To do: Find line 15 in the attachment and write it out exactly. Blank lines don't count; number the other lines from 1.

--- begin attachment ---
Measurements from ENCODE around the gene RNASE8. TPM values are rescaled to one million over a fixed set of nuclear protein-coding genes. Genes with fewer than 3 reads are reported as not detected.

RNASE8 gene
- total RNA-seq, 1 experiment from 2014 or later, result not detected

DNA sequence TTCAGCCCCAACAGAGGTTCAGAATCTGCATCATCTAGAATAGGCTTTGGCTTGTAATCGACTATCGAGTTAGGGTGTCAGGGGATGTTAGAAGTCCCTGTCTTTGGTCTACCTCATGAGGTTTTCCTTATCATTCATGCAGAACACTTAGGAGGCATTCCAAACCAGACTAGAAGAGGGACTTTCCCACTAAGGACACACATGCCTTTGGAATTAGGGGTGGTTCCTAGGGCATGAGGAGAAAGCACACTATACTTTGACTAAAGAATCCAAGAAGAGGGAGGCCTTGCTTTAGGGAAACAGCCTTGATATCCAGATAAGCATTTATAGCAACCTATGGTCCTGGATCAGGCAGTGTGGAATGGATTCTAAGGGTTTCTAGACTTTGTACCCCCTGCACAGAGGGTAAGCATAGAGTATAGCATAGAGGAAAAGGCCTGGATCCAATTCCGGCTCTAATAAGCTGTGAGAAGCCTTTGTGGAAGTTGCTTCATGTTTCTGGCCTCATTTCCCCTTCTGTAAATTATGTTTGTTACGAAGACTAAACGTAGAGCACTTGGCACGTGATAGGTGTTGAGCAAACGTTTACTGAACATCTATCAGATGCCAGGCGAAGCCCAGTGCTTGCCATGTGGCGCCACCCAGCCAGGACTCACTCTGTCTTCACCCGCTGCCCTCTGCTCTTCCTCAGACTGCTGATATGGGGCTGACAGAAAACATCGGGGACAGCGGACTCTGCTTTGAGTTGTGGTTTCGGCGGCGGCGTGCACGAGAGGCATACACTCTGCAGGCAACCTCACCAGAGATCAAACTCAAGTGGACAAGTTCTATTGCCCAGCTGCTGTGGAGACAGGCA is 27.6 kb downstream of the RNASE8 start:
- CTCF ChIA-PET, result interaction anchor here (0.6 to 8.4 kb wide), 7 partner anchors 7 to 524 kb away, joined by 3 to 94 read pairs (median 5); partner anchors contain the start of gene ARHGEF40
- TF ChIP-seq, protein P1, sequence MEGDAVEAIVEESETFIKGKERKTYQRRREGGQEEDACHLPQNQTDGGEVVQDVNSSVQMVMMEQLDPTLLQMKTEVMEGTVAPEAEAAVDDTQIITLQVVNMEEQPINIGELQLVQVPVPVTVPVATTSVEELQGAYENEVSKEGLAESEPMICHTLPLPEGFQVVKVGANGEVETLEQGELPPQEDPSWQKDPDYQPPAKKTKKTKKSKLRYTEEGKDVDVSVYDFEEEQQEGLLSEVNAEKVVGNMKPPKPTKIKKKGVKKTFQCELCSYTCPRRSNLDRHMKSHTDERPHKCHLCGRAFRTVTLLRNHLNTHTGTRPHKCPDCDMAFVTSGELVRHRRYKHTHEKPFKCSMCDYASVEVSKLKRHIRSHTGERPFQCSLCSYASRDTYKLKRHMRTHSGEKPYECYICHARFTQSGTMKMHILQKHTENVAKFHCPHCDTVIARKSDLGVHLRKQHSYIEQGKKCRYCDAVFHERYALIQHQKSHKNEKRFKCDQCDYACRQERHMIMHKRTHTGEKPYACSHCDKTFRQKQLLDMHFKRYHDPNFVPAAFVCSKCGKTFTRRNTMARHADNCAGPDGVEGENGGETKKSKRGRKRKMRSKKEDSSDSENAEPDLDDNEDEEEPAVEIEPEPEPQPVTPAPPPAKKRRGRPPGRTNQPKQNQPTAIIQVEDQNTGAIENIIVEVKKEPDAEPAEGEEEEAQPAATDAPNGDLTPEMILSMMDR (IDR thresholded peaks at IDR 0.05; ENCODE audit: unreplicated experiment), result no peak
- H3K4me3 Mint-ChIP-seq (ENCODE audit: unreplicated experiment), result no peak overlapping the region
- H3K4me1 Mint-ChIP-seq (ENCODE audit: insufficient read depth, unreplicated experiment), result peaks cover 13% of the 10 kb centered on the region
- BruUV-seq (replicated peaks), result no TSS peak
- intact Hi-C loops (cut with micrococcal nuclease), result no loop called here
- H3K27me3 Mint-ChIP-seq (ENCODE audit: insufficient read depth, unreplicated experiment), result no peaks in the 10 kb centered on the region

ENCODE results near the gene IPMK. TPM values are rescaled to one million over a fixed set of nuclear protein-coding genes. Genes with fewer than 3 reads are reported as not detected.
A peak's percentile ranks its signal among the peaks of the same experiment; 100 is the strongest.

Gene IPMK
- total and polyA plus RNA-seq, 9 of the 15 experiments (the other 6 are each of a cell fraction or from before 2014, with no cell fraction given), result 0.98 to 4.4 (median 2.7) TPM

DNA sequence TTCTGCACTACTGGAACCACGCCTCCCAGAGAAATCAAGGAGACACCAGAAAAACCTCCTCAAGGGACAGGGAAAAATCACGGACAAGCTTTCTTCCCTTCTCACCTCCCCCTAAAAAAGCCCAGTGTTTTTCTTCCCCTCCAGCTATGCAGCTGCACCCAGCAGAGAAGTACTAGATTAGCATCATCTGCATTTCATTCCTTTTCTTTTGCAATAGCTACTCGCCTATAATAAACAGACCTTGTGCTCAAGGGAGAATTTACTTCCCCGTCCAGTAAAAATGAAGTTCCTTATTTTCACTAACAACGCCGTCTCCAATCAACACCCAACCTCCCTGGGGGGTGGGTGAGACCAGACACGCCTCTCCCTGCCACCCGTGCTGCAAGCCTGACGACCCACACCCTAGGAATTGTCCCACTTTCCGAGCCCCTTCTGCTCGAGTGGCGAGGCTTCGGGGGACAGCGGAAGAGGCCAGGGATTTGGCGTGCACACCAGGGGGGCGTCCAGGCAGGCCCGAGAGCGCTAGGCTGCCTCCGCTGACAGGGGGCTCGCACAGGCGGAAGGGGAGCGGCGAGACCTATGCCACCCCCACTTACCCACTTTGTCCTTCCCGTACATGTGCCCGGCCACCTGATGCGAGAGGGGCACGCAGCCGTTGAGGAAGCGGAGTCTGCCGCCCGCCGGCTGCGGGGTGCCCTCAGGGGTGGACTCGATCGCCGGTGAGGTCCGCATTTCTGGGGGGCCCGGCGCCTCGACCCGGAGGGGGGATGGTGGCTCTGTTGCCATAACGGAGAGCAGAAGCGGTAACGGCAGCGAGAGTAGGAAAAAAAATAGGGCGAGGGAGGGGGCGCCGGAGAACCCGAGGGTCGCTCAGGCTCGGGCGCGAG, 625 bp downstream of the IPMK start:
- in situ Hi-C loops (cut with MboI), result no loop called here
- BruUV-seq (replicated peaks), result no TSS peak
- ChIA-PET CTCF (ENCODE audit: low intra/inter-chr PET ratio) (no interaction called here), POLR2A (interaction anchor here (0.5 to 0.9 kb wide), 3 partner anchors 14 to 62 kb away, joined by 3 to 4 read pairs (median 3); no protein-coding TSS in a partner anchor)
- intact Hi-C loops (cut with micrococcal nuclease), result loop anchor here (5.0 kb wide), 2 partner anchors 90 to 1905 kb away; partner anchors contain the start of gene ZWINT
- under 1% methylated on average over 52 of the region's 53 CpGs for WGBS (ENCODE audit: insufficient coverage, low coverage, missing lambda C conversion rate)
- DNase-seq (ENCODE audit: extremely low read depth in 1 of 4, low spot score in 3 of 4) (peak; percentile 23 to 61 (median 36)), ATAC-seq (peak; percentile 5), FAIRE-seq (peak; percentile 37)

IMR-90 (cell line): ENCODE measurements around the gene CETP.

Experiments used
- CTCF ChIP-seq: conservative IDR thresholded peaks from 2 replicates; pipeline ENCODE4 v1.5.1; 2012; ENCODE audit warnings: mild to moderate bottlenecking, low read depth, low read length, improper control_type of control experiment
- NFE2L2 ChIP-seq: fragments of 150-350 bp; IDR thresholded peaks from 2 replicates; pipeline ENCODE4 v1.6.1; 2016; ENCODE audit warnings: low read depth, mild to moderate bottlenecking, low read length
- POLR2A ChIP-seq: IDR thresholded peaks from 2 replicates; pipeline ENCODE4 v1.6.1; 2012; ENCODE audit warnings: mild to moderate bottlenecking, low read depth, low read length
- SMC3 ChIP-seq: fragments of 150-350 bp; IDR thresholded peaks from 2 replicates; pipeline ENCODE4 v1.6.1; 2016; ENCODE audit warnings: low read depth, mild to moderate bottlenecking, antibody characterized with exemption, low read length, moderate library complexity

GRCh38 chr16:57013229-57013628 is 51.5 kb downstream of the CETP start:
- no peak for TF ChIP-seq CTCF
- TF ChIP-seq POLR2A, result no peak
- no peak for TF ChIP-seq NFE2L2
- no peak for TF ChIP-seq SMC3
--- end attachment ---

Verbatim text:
- total and polyA plus RNA-seq, 9 of the 15 experiments (the other 6 are each of a cell fraction or from before 2014, with no cell fraction given), result 0.98 to 4.4 (median 2.7) TPM